** Exergy & Entropy. ** and great delusions.....and whatever great words...
I love my delusion about Patterns and Order, they give me enough info to
take the right decision most of the times when i bet . Can be done flat bet
or with possitve progression (chart s flat bet).
This quote shows that order is part of math.
But there is much more about this ...math/patterns/order....
Order theory is a branch of mathematics which investigates the intuitive notion of order using binary relations. It provides a formal framework for describing statements such as "this is less than that" or "this precedes that". This article introduces the field and provides basic definitions. A list of order-theoretic terms can be found in the order theory glossary.
Orders are everywhere in mathematics and related fields like computer science. The first order often discussed in primary school is the standard order on the natural numbers e.g. "2 is less than 3", "10 is greater than 5", or "Does Tom have fewer cookies than Sally?". This intuitive concept can be extended to orders on other sets of numbers, such as the integers and the reals. The idea of being greater than or less than another number is one of the basic intuitions of number systems (compare with numeral systems) in general (although one usually is also interested in the actual difference of two numbers, which is not given by the order). Other familiar examples of orderings are the alphabetical order of words in a dictionary and the genealogical property of lineal descent within a group of people.
The notion of order is very general, extending beyond contexts that have an immediate, intuitive feel of sequence or relative quantity. In other contexts orders may capture notions of containment or specialization. Abstractly, this type of order amounts to the subset relation, e.g., "Pediatricians are physicians," and "Circles are merely special-case ellipses."
Some orders, like "less-than" on the natural numbers and alphabetical order on words, have a special property: each element can be compared to any other element, i.e. it is smaller (earlier) than, larger (later) than, or identical to. However, many other orders do not. Consider for example the subset order on a collection of sets: though the set of birds and the set of dogs are both subsets of the set of animals, neither the birds nor the dogs constitutes a subset of the other. Those orders like the "subset-of" relation for which there exist incomparable elements are called partial orders; orders for which every pair of elements is comparable are total orders.
Order theory captures the intuition of orders that arises from such examples in a general setting. This is achieved by specifying properties that a relation ≤ must have to be a mathematical order. This more abstract approach makes much sense, because one can derive numerous theorems in the general setting, without focusing on the details of any particular order. These insights can then be readily transferred to many less abstract applications.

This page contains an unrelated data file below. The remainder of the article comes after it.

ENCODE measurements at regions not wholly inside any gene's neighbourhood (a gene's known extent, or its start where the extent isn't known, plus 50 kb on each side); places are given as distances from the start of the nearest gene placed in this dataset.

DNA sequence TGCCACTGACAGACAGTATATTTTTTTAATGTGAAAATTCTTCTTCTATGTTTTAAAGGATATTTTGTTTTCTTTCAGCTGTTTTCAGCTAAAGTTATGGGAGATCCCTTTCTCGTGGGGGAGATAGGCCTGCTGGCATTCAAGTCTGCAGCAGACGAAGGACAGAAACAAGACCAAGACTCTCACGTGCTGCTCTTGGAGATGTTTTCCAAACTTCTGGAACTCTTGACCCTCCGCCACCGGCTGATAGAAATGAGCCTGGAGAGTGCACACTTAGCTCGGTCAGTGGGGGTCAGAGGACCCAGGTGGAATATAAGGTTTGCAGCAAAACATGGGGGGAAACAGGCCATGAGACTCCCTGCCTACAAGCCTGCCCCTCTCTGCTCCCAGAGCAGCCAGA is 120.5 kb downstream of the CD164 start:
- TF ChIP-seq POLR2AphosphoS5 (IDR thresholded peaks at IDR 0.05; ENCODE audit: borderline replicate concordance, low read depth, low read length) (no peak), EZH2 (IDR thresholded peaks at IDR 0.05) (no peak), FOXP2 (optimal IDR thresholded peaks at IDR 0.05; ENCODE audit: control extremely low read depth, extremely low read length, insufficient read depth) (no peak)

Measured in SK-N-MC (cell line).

Driven by the wide practical usage of orders, numerous special kinds of ordered sets have been defined, some of which have grown into mathematical fields of their own. In addition, order theory does not restrict itself to the various classes of ordering relations, but also considers appropriate functions between them. A simple example of an order theoretic property for functions comes from analysis where monotone functions are frequently found.
Partially ordered sets
Orders are special binary relations. Suppose that P is a set and that ≤ is a relation on P. Then ≤ is a partial order if it is reflexive, antisymmetric, and transitive, i.e., for all a, b and c in P, we have that:
a ≤ a (reflexivity)
if a ≤ b and b ≤ a then a = b (antisymmetry)
if a ≤ b and b ≤ c then a ≤ c (transitivity).
A set with a partial order on it is called a partially ordered set, poset, or just an ordered set if the intended meaning is clear. By checking these properties, one immediately sees that the well-known orders on natural numbers, integers, rational numbers and reals are all orders in the above sense. However, they have the additional property of being total, i.e., for all a and b in P, we have that:
a ≤ b or b ≤ a (connex property).
These orders can also be called linear orders or chains. While many classical orders are linear, the subset order on sets provides an example where this is not the case. Another example is given by the divisibility (or "is-a-factor-of") relation "|". For two natural numbers n and m, we write n|m if n divides m without remainder. One easily sees that this yields a partial order. The identity relation = on any set is also a partial order in which every two distinct elements are incomparable. It is also the only relation that is both a partial order and an equivalence relation. Many advanced properties of posets are interesting mainly for non-linear orders.
And.....so on............ ***